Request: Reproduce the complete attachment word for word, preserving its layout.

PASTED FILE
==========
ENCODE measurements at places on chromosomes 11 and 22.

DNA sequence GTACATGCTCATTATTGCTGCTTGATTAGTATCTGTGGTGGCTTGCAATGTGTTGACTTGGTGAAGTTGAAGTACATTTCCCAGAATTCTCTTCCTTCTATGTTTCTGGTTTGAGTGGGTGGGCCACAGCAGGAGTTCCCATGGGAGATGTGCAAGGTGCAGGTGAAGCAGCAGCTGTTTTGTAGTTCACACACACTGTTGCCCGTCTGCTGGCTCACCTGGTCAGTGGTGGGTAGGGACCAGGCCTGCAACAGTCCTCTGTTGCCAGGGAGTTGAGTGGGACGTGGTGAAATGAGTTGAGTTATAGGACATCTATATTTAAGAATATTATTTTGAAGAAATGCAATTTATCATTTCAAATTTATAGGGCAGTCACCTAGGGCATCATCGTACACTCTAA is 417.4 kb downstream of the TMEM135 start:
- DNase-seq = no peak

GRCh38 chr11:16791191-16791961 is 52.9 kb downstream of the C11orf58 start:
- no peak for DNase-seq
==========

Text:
ENCODE measurements at places on chromosomes 11 and 22.

DNA sequence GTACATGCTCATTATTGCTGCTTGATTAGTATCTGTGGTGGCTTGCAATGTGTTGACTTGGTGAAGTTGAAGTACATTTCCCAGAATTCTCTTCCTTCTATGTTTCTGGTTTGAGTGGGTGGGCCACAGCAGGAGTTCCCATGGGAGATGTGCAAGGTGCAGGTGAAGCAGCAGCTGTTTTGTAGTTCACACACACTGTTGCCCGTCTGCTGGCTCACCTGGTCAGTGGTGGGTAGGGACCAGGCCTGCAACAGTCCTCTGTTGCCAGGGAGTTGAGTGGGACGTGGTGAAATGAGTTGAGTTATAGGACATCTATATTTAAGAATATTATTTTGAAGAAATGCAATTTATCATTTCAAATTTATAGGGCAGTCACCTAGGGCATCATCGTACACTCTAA is 417.4 kb downstream of the TMEM135 start:
- DNase-seq = no peak

GRCh38 chr11:16791191-16791961 is 52.9 kb downstream of the C11orf58 start:
- no peak for DNase-seq